Learning how to manually control your aperture, shutter speed, exposure, white balance and ISO is pretty interesting; however, once you know how, you will want to do certain things that you will be limited to by the camera you decide to choose. Just remember, higher the ISO is set, the more noise (it will look grainy) in the photo. My advise to you, spend the extra $$$ you won't be disappointed. If you do well [actually learn how to shoot], you will end up with 2 or 3 different lenses anyway $$$, look into a D7000 kit on ebay. Get the 18-105mm lens, that should be good enough to get you moving in the right direction. If you fail, you can always sell it =)

I have been schooled in digital photography, best bang for the dollar and the quality is top notch!

Feel free to ask me anything you have questions about...

Good luck!

Josh
 

Bionic-Badger

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Remember that your real investments with SLR cameras are the lenses. The bodies, especially digital bodies, are the "disposable" part of your camera system.

What lens will you receive with that D60 DSR body? If it's the decent kit lens with VR, it'll be a nice camera to learn using. If it's just the body, I would look on eBay for a better deal, because you'll have to buy a lens on top of the camera body. I saw a whole D60 camera kit with lens for $200 (auction with no bids) when I checked.

That said, it's not a bad way to go to buy the camera body and lens separately, but only if you have a specific lens in mind. The 18-55mm VR lenses are pretty decent.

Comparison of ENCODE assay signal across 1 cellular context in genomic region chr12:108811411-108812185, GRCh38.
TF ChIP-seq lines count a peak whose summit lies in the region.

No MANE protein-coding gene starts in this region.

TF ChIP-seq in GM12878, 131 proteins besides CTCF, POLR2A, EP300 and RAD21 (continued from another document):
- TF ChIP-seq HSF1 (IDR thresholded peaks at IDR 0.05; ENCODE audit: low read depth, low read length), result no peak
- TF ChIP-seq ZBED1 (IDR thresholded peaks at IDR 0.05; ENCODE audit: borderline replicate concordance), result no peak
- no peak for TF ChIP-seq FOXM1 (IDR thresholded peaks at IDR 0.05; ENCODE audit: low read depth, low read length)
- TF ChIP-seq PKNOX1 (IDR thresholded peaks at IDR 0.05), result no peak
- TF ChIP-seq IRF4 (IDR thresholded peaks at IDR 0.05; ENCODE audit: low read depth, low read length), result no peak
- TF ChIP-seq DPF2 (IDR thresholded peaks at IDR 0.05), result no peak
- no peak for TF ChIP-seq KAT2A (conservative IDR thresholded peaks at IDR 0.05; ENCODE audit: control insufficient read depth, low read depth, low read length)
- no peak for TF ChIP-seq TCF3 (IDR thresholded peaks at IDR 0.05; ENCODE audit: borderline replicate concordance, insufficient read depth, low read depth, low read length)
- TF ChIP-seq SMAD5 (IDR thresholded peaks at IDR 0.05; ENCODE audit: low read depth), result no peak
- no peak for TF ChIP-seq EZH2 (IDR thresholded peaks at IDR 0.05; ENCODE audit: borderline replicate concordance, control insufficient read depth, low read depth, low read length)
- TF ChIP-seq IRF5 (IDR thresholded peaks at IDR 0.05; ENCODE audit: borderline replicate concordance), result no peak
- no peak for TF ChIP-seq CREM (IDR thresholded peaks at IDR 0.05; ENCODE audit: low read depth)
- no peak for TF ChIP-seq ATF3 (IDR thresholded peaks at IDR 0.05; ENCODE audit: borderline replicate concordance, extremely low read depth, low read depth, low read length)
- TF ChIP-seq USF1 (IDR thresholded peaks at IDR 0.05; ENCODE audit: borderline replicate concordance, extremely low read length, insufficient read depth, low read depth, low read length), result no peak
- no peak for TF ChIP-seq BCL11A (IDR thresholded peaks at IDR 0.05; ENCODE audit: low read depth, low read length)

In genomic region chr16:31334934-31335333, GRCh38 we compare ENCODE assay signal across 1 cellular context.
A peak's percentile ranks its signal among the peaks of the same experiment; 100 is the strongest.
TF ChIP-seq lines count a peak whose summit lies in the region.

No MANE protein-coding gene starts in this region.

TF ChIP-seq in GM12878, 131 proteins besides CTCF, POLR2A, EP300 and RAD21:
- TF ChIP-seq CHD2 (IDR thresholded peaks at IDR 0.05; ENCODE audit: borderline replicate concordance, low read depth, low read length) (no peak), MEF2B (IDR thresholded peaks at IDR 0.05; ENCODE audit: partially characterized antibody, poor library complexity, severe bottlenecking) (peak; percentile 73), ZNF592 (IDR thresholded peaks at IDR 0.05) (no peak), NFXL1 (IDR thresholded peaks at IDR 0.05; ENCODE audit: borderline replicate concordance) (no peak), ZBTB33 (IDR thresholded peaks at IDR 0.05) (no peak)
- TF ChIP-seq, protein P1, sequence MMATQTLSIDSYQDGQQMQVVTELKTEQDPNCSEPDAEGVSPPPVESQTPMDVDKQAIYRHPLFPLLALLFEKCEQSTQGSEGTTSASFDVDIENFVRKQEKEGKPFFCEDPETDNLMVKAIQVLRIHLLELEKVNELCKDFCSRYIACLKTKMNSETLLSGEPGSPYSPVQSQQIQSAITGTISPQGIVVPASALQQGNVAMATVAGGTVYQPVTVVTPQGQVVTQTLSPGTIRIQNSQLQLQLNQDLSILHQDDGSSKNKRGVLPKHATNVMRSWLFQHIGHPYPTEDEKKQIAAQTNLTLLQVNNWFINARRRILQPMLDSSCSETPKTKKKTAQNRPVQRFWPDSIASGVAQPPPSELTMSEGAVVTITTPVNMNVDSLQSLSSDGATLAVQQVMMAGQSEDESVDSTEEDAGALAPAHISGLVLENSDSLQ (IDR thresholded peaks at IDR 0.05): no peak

Regardless, even that DSLR will be able to take better pictures than practically any compact you can find.
 

mhakali

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Hi, I am new to D-SLR camera's having never owned one before and I have a friend that is looking to part with his Nikon D60 since he has recently upgraded his camera. My question for you photography experts is am I wasting my time getting a D60? Should I just look for something more current? My intended uses are to photograph my kids sporting events, swimming family here :yh: so action shots, and to try my hand out at taking pictures of some lasers of course. I have read the D60 does not have autofocus motor so you need to make certain the lenses have an autofocus motor on them, which I think most of the newer lenses do, but I will make sure to check on this.

Thoughts? Input? I have to think with all the pictures we get of the lasers here some members are big into photography in addition to lasers.

Thanks for any input you can offer!

-j2k

p.s. if this is in the wrong place, please forgive me, I looked around and was not able to determine the best place for this thread, perhaps General would have been better? Please move the thread as required if I goofed here.
Hi.

The D60 is *extremely* old. Both model and technology wise. I'd avoid it unless you get it for a bargain such as ~$50-$100.

Looking at an entry DSLR take a look at the Nikon D3300 or D5300.

Neither include in house AF motor. Which is used with older lenses (Usually the ones ending with a D in the model or which are not AF-S).

Looking at any modern lenses it'll have full compatibility.

Cheers.